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HIST 2220 War and Society (Jobin) - An Introduction to Works Held by Special Collections, Rare & Distinctive Collections

This guide features works held by Rare and Distinctive Collections that focus on the history of war and society from Rome through the twentieth century.

Martin Luther and the Papacy

              

Martin Luther, Ain Sermon von dem Sacrament der Puss (1520); Bulla Contra Errores Martini Luther (15 June 1521).

Special Collections, Rare and Distinctive Collections

In a sermon written three years after he posted his Ninety-Five Theses on 31 October 1517 to the door of the Wittenberg Cathedral, Martin Luther's Ain Sermon von dem Sacrament der Puss addresses one of his prime concerns:  the Sacraments.  In response, the Catholic Church issued Bulla contra errores Martini Luther & sequatium, dated 15 June, 1521, a papal bull threatening Luther with excommunication. 

Rulers throughout Europe took sides, including Henry VIII of England, whose Assertio septem sacramentorum adversus Mart. Lutherum, which took issue with Luther's pronouncement that there were only two sacraments instituted by Christ rather than the seven asserted by the Church, was first published in the summer of 1521. 

Assertio septem sacramentorum earned Henry VIII the title 'Fidei Defensor' (Defender of the Faith), despite his role just a few years later in breaking from the Roman Church.  Special Collections copy was published in Paris in 1562, a timely reprint as the French Wars of Religion heated up.  

For access to Luther's Ain Sermon von dem Sacrament der Puss, see Google Books

For access to a range of post-Reformation works, see the Post-Reformation Digital Library

Protestant and Catholic Reformations and Conflict

John Foxe, Actes and Monuments, Persecutions of the Primitive Church

Huntington Library

John Foxe, Actes and Monuments, Henry VIII and the Roman Church

Huntington Library

John Foxe, Actes and Monuments, [1641?]. 

View of Windsor Castle, with Anthony Person, Testwood and Filmer being burned alive in a pyre.

British Museum 1613664273

Written during perhaps the most contentious years of the English Reformation, John Foxes' Acts and Monuments records Christian history from a distinctly Protestant perspective.  Beginning with the early Church and ending during the reign of Elizabeth I, Foxes' Actes and Monuments provided a highly polemical Protestant account.  Commonly referred to as the Book of Martyrs, Foxes' work included views of persecutions and executions, with a focus on those that took place under the Catholic Queen Mary (r. 1553-8).  John Foxe was among a number of other Protestants to leave England for Protestant regions of Continental Europe when Mary Tudor came to the throne.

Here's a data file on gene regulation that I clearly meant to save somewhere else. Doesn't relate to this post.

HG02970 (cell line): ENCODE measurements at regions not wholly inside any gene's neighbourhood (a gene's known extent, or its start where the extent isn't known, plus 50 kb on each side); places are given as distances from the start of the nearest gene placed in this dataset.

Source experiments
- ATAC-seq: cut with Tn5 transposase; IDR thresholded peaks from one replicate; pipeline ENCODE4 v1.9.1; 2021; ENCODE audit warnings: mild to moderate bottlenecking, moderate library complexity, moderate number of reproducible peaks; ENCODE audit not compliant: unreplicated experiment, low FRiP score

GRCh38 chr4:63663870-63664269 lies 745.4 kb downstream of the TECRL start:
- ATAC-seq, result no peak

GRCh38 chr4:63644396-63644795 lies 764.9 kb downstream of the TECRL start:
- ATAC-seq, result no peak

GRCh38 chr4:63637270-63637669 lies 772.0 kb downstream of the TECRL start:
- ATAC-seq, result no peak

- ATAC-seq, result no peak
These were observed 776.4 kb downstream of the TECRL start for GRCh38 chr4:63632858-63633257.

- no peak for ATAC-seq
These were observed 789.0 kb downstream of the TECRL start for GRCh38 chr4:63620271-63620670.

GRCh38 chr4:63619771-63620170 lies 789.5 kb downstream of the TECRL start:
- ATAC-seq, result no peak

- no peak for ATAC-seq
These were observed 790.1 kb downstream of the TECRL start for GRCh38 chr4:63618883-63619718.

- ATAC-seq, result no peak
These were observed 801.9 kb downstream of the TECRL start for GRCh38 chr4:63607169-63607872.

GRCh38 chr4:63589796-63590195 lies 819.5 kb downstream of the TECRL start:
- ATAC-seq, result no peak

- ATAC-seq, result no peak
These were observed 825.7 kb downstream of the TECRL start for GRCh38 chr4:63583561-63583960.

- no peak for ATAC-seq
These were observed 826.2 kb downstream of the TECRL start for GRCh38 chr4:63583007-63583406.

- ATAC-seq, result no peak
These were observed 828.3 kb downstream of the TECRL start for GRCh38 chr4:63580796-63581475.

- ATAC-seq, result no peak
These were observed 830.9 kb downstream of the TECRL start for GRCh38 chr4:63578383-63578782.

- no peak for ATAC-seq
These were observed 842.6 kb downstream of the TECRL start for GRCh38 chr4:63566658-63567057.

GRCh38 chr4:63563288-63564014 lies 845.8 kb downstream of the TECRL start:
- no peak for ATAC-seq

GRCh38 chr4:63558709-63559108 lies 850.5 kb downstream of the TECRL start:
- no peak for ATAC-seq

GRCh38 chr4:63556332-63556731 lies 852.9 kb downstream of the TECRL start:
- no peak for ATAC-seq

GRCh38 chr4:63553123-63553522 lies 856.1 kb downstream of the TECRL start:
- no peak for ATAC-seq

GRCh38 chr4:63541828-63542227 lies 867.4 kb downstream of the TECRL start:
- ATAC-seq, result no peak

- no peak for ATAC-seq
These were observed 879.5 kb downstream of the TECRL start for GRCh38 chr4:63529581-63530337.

Special Collections edition of Actes and Monuments, which dates from 1596, was heavily used by the Puritan Samuel Bull family, who carried the volume with them in their emigration from Britain to North America.  Many woodcuts are partially damaged and the volume is lacking substantial portions of the beginning and the end.   

For select hand-colored woodcuts from of Foxes' Actes Fand Monuments, see the University of Cambridge Digital Library.

For access to the text of the 1563, 1570, 1576, and 1583 editions that is keyword searchable, see The Acts and Monuments Online

In the sixteenth and seventeenth centuries, the Catholic- or Counter-Reformation depended on similar strategies.  Writing in the late seventeenth century, Mathias Tanner highlights those who suffered for the Catholic faith.  His Societas Jesu apostolorum imitatrix, sive, Gesta praeclara et virtutes eorum, qui è Societate Jesu in procuranda salute animarum, per apostolicas missiones, conciones, sacramentorum ministeria, evangelij inter fideles & infideles propagationem, ceteráque munia apostolica, per totum orbem terrarum speciali zelo desudâ[ve]runt records the lives of those involved in the Jesuit mission to England.  John Gerard, seen below, was arrested under Elizabeth I, and imprisoned and tortured in the Tower of London before escaping to the Continent. 

For a digitized copy of this edition, see HathiTrust Digital Library.

Mathias Tanner. Johannes Gerardi, Societas Jesu Apostolorum Imiatrix sive Gesta Praeclara et Virtutes Eorum Qui e Societate Jesu, 1594.

Special Collections, Rare and Distinctive Collections

Wenceslaus Hollar (?) Etching of the English and Bohemian Civil Wars (MS 410)

Special Collections, Rare and Distinctive Collections

The seventeenth century ushered in an yet another era of open warfare rooted in religious tensions and conflict. This map of England and view of Prague, probably etched by the well-known Bohemian artist Wenceslaus Hollar, illustrates events leading up to both the English Civil War and the Thirty Years War, the latter of which engulfed the European Continent in several  phases between 1618 and 1648.   The Thirty Years War may have caused as many as 8 million military and civilian deaths, including deaths due to starvation. 

              

The map includes scenes of battles, including the Battle of the White Mountain (see detail above, left) of 1620.  The execution of Charles I of England 1649 (see detail below, right) by the Rump Parliament was the culmination of nearly a decade of conflict between Parliament and the King over issues such as the Divine Right of Kings and the correct nature and practice of Protestantism. 

Seventeenth-Century Religious Wars

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Rare and Distinctive Collections

rad@colorado.edu

Website

Classroom: Norlin M350B

Reading Room: Norlin E1B43

 

Seventeenth-Century Religious Wars